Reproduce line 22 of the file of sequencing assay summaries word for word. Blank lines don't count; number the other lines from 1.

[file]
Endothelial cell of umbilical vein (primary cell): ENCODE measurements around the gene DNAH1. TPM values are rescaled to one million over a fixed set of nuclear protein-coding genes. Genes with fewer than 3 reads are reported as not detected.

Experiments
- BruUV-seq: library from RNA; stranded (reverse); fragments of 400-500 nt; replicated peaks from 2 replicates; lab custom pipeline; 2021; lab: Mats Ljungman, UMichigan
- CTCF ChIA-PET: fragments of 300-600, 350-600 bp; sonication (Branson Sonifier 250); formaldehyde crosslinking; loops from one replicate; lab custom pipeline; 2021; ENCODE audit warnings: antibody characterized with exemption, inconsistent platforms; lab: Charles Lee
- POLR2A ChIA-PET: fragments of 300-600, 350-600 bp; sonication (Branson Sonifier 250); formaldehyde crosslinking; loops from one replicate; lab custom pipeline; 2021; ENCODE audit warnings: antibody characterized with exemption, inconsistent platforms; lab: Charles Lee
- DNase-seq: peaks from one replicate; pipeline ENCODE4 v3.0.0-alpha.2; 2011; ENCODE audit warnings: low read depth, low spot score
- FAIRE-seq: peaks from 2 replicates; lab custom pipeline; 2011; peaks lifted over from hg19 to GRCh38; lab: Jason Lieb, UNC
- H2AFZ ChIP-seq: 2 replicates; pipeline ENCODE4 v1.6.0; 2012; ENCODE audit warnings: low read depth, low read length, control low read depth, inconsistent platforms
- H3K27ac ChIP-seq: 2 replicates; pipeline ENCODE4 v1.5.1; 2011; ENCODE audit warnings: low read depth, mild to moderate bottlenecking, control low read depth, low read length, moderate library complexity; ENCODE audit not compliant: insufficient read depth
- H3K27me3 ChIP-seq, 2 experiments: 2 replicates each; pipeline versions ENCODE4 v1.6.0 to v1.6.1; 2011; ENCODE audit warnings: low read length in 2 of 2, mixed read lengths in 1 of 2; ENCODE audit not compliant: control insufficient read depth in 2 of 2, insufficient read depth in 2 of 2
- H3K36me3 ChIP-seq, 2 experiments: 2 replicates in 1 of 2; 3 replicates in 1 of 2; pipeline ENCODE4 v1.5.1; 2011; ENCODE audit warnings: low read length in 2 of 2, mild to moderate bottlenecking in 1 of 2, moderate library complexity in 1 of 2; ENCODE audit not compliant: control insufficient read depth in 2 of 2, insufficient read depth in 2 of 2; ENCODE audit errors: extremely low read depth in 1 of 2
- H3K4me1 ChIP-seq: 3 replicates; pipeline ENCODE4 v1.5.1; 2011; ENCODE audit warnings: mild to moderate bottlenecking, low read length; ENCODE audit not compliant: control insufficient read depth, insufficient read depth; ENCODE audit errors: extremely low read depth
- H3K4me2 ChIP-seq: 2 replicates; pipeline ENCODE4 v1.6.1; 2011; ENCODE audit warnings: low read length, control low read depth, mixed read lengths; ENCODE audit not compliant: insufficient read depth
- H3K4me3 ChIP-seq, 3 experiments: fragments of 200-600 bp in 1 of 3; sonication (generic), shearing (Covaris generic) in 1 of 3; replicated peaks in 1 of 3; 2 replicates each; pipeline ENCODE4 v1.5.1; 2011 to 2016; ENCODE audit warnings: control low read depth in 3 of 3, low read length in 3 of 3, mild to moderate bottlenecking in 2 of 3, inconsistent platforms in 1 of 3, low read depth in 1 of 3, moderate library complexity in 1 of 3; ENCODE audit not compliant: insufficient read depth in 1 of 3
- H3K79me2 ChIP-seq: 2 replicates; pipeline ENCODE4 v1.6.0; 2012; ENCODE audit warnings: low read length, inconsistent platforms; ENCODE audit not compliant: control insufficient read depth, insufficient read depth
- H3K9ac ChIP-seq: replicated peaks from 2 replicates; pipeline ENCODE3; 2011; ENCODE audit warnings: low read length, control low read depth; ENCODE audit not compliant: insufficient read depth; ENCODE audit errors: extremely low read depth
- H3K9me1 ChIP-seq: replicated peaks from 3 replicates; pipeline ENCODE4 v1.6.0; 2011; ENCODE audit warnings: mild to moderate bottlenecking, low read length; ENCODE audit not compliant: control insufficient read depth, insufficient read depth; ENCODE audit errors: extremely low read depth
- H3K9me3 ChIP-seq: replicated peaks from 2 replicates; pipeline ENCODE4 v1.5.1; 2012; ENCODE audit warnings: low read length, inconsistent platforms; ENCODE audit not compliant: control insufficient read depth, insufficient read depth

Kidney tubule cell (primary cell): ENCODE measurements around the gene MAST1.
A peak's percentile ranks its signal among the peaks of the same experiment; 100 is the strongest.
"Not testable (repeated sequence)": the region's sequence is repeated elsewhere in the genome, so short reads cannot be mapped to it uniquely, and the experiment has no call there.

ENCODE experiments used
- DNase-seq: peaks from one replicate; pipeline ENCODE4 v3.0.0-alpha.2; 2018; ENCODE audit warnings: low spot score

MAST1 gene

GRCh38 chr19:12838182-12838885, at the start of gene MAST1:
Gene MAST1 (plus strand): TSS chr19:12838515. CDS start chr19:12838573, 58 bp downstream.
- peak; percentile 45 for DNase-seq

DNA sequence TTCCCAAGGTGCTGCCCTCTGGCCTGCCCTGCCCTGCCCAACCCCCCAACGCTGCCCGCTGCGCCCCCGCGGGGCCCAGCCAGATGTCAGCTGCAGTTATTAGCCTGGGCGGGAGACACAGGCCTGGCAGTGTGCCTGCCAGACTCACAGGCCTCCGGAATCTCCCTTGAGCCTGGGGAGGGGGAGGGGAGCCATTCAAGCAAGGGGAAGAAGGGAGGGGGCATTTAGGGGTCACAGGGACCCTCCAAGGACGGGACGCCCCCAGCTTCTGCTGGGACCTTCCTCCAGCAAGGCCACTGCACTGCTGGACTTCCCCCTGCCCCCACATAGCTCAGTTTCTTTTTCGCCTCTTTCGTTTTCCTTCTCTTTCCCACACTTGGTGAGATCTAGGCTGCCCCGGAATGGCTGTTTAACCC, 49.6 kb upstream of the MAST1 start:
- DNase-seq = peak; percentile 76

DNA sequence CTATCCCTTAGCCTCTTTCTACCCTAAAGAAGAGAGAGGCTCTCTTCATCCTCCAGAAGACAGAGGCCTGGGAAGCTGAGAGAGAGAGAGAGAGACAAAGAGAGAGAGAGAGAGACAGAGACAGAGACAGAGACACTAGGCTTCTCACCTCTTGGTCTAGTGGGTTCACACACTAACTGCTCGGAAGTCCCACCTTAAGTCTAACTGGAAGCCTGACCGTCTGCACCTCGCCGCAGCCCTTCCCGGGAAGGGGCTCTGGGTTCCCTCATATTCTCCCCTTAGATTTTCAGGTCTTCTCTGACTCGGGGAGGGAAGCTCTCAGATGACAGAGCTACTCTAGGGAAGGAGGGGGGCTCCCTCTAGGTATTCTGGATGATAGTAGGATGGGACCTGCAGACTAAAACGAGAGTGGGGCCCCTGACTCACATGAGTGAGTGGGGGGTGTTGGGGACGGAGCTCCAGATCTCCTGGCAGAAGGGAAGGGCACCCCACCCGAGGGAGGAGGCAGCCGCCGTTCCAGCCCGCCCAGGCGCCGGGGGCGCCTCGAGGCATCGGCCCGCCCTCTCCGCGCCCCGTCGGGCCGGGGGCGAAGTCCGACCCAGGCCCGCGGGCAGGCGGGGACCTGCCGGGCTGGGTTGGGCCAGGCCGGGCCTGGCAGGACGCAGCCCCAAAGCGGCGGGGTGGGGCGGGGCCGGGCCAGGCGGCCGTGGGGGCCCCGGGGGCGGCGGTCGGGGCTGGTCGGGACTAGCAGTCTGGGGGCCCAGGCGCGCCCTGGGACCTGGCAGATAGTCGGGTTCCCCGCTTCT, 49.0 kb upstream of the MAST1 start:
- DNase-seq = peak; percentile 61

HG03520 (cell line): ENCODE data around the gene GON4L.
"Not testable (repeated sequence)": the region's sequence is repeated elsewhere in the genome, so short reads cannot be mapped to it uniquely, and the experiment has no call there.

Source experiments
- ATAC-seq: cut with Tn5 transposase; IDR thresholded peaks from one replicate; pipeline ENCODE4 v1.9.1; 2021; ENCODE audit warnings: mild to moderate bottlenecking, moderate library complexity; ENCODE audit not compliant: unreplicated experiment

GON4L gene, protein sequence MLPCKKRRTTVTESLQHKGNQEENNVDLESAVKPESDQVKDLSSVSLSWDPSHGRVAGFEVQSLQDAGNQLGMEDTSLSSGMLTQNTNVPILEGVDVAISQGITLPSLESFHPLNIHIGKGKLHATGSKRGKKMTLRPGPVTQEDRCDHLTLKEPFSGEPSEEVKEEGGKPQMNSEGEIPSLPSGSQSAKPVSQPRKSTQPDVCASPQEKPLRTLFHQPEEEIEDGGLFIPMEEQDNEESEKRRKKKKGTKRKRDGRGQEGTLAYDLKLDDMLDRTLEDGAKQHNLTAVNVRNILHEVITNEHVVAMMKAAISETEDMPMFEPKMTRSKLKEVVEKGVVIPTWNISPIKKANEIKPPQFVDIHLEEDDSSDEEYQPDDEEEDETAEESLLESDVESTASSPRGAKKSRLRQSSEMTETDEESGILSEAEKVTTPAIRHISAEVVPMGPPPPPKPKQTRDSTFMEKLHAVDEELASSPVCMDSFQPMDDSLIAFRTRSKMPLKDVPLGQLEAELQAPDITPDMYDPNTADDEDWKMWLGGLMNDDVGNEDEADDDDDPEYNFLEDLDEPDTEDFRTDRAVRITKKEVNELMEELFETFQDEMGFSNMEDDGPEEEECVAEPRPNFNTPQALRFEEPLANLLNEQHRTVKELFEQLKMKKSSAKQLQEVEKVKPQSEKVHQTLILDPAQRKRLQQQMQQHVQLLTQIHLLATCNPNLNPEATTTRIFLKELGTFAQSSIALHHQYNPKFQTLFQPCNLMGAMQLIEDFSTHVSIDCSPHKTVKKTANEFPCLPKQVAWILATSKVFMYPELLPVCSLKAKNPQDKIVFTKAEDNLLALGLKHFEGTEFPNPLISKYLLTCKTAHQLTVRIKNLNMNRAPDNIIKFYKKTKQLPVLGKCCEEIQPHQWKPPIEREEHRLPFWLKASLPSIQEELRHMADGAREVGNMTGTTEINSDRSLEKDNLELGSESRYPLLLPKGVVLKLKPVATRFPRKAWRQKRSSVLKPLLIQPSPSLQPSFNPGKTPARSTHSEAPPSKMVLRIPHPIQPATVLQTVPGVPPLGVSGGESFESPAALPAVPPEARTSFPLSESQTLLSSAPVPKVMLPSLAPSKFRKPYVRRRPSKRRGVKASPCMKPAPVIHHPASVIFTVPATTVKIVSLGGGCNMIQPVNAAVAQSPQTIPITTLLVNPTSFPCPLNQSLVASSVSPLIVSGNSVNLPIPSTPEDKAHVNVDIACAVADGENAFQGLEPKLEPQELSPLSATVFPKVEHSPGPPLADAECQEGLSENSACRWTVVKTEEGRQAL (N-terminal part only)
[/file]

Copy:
ENCODE experiments used